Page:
The service fits seamlessly with iTunes - users can browse the iTunes Music Store by genre, artist and album. Customers can even find multiple versions of the same track. Songs are encoded at 128-bit AAC. Music lovers can even listen to free 30-second song previews, and download CD cover art. "And it's not stealing - it's good Karma," said Jobs.
Albums containing explicit tracks are marked with a parental warning notice, and purchased tracks can be used in iMovie and iPhoto projects.
"Consumers don’t want to be treated like criminals and artists don't want their valuable work stolen. The iTunes Music Store offers a groundbreaking solution for both,” said Jobs. The service is available to US customers today, but Apple's music-hungry international users can take a look at the service (accessible from within iTunes) today.
"We've got a wide range of music in the store, and it will just keep getting wider," he promised. "We think that when you come to the site, you'll fall in love with music all over again and want to spend some money." Jobs said.
To help customers find exactly what they want, the Store highlights new releases, staff favourites and up-and-coming artists, with music from a wide selection of genres and time periods, ranging from Rock and Hip Hop to Jazz and Classical.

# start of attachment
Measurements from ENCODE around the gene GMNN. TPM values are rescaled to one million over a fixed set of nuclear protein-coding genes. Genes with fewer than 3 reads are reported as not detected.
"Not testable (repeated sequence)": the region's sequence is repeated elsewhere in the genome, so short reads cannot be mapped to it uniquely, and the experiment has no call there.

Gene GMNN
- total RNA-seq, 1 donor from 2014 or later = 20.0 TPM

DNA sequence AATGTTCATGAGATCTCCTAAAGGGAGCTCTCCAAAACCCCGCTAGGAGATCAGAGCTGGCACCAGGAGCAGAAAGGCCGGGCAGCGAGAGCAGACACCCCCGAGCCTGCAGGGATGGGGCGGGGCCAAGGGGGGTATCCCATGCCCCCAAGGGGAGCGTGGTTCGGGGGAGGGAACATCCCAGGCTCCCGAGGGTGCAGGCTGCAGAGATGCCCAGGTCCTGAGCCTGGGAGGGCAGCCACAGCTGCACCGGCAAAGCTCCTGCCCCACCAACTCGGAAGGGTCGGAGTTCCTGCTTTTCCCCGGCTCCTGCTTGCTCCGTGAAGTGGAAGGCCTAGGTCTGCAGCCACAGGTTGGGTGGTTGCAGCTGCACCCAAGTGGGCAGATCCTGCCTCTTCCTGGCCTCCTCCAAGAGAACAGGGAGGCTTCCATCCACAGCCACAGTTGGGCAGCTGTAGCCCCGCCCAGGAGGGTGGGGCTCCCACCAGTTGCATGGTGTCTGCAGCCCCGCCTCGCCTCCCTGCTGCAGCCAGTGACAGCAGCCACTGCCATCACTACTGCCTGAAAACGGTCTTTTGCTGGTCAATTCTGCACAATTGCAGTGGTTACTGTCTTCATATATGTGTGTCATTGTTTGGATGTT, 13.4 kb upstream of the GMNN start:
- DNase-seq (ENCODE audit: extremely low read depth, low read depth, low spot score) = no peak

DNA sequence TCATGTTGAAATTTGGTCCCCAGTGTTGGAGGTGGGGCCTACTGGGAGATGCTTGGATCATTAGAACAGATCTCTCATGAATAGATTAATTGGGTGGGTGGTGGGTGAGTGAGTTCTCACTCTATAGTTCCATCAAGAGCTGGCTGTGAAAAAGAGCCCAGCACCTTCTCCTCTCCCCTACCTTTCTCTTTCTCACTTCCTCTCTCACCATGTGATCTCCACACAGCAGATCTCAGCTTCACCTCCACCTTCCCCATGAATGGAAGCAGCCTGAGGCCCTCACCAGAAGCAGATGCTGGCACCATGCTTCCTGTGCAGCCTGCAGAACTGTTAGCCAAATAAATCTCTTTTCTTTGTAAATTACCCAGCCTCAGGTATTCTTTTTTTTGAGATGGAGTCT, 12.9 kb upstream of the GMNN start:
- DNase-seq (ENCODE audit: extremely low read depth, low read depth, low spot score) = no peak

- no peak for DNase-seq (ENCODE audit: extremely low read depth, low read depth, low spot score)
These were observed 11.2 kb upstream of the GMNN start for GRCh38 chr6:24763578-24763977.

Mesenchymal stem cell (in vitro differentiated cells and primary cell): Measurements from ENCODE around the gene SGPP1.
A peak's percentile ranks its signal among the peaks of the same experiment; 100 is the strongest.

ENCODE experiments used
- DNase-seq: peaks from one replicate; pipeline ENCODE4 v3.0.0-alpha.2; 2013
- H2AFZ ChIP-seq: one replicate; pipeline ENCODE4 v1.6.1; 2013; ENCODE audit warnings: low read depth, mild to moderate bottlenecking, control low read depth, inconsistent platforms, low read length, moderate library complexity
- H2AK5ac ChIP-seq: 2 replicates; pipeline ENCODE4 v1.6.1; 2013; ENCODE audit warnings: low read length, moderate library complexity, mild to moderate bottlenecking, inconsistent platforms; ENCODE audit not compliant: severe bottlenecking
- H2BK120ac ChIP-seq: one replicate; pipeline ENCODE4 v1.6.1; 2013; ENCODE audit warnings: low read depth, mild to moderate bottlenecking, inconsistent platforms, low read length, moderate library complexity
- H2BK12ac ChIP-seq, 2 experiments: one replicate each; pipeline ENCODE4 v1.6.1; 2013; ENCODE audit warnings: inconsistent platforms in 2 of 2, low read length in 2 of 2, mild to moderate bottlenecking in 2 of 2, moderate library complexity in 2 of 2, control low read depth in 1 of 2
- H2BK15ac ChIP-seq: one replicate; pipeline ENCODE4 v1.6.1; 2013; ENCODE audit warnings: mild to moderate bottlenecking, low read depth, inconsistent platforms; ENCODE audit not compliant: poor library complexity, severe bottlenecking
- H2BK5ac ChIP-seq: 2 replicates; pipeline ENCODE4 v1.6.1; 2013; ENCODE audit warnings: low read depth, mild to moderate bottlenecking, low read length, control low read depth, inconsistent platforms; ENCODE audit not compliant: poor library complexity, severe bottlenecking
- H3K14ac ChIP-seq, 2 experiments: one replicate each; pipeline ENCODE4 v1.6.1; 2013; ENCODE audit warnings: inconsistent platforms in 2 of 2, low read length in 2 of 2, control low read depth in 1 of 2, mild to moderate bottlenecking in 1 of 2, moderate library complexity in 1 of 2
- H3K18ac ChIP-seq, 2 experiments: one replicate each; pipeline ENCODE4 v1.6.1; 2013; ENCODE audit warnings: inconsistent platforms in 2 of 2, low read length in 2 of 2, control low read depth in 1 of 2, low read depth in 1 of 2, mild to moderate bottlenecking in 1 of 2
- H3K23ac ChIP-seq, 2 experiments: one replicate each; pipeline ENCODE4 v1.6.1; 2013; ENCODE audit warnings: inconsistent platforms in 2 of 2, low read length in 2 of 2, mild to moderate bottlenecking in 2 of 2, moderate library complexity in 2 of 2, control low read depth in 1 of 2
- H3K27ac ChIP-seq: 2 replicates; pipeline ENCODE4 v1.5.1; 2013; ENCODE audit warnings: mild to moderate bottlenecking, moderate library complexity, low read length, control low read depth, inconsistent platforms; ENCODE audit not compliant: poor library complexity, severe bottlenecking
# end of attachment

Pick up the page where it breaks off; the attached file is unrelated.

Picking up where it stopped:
The Store also presents visitors with lists of the top song and album downloads. To make things even more simple, the Store lets users use their existing .Mac or Apple ID details to access the service.
Apple’s move is an attempt to meet the music industry’s need to deliver a legal, elegant music download service to help tempt people away from illegal downloads.
The company, with its emphasis on the digital hub is hoping the renowned elegance and customer-focus of its solutions will meet that need.
Forrester Research analyst Josh Bernoff, nods at Apple’s history of developing ideas that are adopted across the industry. “When they do it, they do it right,” he said. “No one’s done it right when it comes to music services,” he added.
The market for the service is huge. Forty million US residents aged 12 or older have downloaded music from the pirates - and a quarter of these will pay a fee for such a service.
There's a clear need for Apple to prepare its service for other markets, too, according to a recent report from the British Phonographic Industry (BPI).
Commenting on Apple’s service, Jupiter research analyst Mark Mulligan told Macworld: “Music fans want a one stop shop for online music content. They do not want to have to shop around from label to label.”
Apple, the Walkman of the digital age
Mulligan added: “Illegal file sharing has prospered at the expense of the legitimate sector due to half hearted commitment from the record labels, who have had their sights set firmly on protecting the traditional CD sales.”
He noted that to deliver such a service requires programming and technological expertise the labels do not posses. “Third parties are the natural conduit for online music services.” he said.
Meanwhile, Hilary Rosen CEO of the digital distribution pirate’s scourge, the Recording Industry Association of America (RIAA), told the LA Times: “Apple’s service has the potential to do for music what the Walkman did for the cassette,” while declaring Apple to have “struck an industry-friendly balance” between what the industry and its customers need.